But change is stressful. This is true all the way down to the level of biology. If you give an organism a consistent environment, unchanging levels of temperature, moisture, nutrients, and threats, it will adjust itself to succeed in that environment. If the environment begins to change frequently or rapidly or both, the organism doesn’t know what to expect and goes into a state of high alert. Stress is the name we give to this high-alert state. In the short term, it keeps the organism alive, but in the long term, it’s a killer. No wonder many people view change and stress as the enemy. But as important as it is to escape or relieve stress, it’s important to remember that the stress reaction serves a vital purpose. You can’t survive in the long term if you die in the short term.
The surest way to ensure extinction is to resist change and adaptation.
The key to the success of Generation Flux is that they adapt to their ever-changing environment. They neither pretend that change isn’t happening nor allow the need for constant adaptation to overwhelm them. Generation Flux is agile and resilient, quick to pivot away from unsuccessful strategies and tough enough to handle setbacks. They are not afraid to fail, since failures are inevitable, and adaptation requires failure. They realize that career success will look different and will be won differently than in the past.
The career lifecycle is spinning faster and faster as the economy changes ever more rapidly, and this lifecycle follows the repeating progression in the image above.
Every job is temporary.
C A R E E R E A L I S M . C O M
A generation ago, someone might have passed through the cycle only once. Having to prepare for a new job was considered a failure, even a disaster. We need to abandon that stigma. The environment has changed, and success requires rapid adaptation. This is the new normal. Of course, the boundaries between these stages are blurred. For example, your experiences while working a job should be preparing you for your next job. So don’t be surprised if the discussion of one stage starts bleeding into another.
Adaptability is the name of the game; if you understand that you must now be adaptable and flexible, you will find a way to succeed in your career. If not, you will succumb to job market pressures. We can no longer rely on a decent blue-collar job in manufacturing or a white collar job in another industry where if we just go to work and do a good job we will make a decent living wage and be able to support a family. This simply is not the case anymore, and the sooner we wake up and start enhancing our skills in niche areas (where others aren’t focusing), the more successful we will all be. Yes, it has gotten harder to manage a career from job to job to job to job, but it also affords us a lot more opportunity than in previous generations to work in many more different and varied industries and companies. While there are definitely cons to today’s job environment, there is genuine, incredible opportunity out there. At times, managing our career path might seem daunting. I fully relate because I’ve been frustrated in my own career. Take a minute to look at my LinkedIn profile: http://www.linkedin.com/in/milesanthonysmith. I recognize that my career path is by no means the only way to do it, but you can see how I have used flexibility and adaptability to find opportunities that would utilize my skills and talents in spite of the fact that I’ve had many very different job titles and industries. It’s up to us to determine what path we are going to take and chart that course. Make no mistake, it will be an interesting course, not necessarily easy, with its share of ups and downs, but it has the potential to be a more varied, worthwhile, and meaningful career than previous generations experienced.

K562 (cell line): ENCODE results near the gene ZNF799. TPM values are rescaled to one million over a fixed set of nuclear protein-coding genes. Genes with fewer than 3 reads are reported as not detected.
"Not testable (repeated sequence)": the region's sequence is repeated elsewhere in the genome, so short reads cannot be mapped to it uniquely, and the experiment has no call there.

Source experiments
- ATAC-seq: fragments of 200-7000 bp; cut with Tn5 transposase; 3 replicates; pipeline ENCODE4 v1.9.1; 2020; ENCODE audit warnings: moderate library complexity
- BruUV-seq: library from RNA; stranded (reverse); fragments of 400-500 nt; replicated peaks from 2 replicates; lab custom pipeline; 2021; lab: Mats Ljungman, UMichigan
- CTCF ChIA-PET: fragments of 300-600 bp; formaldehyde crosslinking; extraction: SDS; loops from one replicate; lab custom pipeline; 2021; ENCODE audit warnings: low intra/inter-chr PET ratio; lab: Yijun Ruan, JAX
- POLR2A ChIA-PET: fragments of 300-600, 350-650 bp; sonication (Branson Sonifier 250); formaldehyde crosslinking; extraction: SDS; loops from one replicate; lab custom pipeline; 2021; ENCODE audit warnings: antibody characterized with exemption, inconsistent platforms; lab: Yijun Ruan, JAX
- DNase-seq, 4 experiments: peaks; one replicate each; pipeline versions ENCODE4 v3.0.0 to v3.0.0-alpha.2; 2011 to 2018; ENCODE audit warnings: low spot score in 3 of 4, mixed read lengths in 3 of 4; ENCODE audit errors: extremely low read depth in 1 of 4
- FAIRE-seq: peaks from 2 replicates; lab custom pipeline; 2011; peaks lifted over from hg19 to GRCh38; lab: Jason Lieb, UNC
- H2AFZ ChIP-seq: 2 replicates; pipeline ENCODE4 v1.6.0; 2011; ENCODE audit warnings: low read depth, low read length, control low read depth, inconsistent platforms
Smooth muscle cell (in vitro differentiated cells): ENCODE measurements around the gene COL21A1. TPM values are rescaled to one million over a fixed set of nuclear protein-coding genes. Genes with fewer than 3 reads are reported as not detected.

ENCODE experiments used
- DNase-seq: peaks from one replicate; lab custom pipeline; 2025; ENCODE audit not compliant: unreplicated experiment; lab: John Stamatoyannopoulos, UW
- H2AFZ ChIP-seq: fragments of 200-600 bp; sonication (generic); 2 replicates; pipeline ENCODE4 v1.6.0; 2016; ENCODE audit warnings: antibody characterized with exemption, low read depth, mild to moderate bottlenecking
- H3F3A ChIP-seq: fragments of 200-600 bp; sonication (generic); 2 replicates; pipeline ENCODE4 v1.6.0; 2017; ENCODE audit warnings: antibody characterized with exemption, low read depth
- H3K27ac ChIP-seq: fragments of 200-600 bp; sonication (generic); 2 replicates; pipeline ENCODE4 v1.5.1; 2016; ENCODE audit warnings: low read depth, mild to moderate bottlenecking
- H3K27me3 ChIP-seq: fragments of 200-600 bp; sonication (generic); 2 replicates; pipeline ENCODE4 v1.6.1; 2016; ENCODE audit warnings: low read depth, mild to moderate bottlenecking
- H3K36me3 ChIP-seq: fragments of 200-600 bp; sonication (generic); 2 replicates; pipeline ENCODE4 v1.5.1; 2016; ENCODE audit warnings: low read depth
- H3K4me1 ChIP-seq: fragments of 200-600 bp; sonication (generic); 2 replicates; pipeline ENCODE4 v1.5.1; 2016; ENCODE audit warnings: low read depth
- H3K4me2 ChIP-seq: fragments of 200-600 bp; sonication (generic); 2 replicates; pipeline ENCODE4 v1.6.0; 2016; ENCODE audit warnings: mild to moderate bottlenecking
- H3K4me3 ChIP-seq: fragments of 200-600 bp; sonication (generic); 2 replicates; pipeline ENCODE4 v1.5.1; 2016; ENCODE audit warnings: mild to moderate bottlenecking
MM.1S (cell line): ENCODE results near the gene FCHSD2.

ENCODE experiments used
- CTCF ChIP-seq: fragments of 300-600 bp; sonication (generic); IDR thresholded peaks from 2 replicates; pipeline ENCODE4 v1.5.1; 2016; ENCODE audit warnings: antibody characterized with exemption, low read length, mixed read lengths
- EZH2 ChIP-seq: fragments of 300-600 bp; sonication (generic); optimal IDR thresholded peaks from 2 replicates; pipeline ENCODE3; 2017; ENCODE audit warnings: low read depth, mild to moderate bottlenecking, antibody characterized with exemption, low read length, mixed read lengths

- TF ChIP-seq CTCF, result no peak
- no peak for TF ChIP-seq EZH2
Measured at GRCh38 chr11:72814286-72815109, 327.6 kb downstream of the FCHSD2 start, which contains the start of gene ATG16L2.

To discover why the job market is seemingly in chaos and learn practical action steps to navigate your career journey, get Becoming Generation Flux now.